Sunday, April 26, 2009

Actually GOING to Baltimore

The name of this blog is inspired by my favorite song (one of them, anyway), which is my favorite for many reasons. It's a song called well, Raining in Baltimore, and it's by the Counting Crows, which were a major hit during my middle and high school days. This particular song is on their "August and Everything After" album, which was the first one they released that went mainstream. I always liked them, but on the peripheral. That is, other bands dominated my main love and attention during my prime time of angst, and this one with its melodius harmonies and soothing voices served as somewhat of background noise instead of occupying my full attention.

Enter my junior year of college and studying abroad in Denmark. On one of the last nights there, a group of us went to one of the beaches where we went during one of our first days there...we were all a little depressed, excited to go home and ready, but sad that the experience --which would likely never be repeated in exactly the same way, as carefree college students-- was ending. We had CD's playing and drank beer while the sun sat sinking into the water and we were playing some sort of game that I can't remember the name of now, but it's something like bocce ball.

I sat on the beach and "Raining in Baltimore" came on the CD player.

"This circus is falling down on its knees
The big top is crumbling down
Its raining in baltimore fifty miles east
Where you should be, no ones around

I need a phone call
I need a raincoat
I need a big love
I need a phone call

These train conversations are passing me by
And I dont have nothing to say
You get what you pay for
But I just had no intention of living this way

I need a phone call
I need a plane ride
I need a sunburn
I need a raincoat

And I get no answers
And I dont get no change
Its raining in baltimore, baby
But everything else is the same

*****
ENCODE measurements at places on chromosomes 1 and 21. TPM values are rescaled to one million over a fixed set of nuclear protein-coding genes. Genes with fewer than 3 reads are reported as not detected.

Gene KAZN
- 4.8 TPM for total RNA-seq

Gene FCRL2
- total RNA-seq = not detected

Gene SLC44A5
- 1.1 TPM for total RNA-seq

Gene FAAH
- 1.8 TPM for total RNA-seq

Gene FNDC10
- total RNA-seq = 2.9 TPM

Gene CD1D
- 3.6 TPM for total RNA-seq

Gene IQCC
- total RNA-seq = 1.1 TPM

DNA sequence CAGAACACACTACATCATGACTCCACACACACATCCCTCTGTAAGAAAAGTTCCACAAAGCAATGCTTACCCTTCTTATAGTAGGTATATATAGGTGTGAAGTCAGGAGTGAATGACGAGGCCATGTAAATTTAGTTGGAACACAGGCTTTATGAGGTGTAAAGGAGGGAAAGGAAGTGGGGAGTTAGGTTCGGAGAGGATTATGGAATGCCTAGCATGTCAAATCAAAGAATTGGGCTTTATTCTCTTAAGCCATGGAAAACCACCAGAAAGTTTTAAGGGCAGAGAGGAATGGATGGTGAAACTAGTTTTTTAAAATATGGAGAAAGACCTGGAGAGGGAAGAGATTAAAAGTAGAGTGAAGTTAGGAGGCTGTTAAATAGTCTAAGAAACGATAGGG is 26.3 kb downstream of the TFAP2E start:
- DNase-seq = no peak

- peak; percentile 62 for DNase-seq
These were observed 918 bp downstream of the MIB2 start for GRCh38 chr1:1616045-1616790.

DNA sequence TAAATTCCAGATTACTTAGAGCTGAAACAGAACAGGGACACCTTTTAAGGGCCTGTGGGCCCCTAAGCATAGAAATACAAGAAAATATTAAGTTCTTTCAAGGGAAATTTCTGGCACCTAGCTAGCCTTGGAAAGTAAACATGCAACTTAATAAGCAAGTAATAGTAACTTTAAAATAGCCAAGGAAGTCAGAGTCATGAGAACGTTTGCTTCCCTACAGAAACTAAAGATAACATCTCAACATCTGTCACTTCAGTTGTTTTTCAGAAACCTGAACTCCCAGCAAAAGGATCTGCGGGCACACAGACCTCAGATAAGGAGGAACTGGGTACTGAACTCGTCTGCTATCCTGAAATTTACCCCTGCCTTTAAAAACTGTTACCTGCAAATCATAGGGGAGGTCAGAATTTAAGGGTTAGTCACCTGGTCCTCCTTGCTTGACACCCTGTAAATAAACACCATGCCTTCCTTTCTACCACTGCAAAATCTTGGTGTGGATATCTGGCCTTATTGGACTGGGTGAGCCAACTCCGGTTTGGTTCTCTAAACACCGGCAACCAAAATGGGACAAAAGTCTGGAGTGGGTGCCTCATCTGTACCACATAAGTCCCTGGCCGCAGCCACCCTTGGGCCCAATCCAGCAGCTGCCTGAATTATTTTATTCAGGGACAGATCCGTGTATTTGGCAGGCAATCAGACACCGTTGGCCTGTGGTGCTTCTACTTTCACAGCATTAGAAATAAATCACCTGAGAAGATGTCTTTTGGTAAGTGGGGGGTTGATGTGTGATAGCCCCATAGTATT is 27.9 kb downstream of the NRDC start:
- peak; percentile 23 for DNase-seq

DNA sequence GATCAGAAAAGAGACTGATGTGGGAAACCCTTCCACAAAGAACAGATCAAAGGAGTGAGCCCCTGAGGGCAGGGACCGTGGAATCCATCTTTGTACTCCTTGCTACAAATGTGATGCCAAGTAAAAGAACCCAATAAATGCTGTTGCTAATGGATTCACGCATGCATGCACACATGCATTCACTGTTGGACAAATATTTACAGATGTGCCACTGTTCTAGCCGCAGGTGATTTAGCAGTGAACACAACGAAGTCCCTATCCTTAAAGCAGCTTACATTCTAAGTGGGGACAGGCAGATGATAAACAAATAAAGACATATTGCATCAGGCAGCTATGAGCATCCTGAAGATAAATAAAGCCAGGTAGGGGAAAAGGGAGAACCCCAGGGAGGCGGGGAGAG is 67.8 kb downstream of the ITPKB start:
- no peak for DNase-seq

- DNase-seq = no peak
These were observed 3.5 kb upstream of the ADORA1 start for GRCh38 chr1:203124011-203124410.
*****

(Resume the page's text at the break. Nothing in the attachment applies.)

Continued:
There's things I remember and things I forget
I miss you, I guess that I should
Three thousand five hundred miles away
But what would you change if you could?

I need a phone call
Maybe I should buy a new car
I can always hear a freight train if I listen real hard
And I wish it was a small world
Because I'm lonely for the big towns

I'd like to hear a little guitar
I think its time to put the top down"

This struck me for several reasons--the need for a raincoat, which I frequented in Scandanavia, the fact that I hadn't talked on the phone in several weeks (I was way too cheap for phone cards), riding trains through Germany, and well -leaving. Already regretting and already feeling that acute sense of loss when it comes to the show ending--even before it has yet. I listened to it on a loop during the plane ride home the next day.

And now, almost 7 years later, I am going to Baltimore tomorrow for the first time, for work. I certainly doubt I will have quite as magical a time as I did in Denmark =) It's going to be a chaotic week, and I've prepared by relaxing fully this weekend.

And tomorrow morning, I'll see the skyline that I spent years picturing every time I heard a song about absence, regret, cloudy skies and dreaming.

I wonder if it will feel like coming home.


Ms. Moon said...

I doubt it will feel like coming home but it might be an adventure. Have a wonderful time!

Lady Lemon said...

Aww, wow. I can relate on a couple different levels to this post. First, I loved the Counting Crows. They were a staple for me during those years, a way to express my softer side not embodied by Nirvana. Haha.

Also, I veyr much understand your feeling of loss when you left Europe to come home. I studied abroad in Florence, Italy for a semester and when the time came to come home my heart ached. It still aches when I think about it.

Thanks for sharing.

SJ said...

That heartache just doesn't seem to leave, does it? It lessens of course, but doesn't leave. I guess it's like any love that you have - when it hits you, it leaves a mark.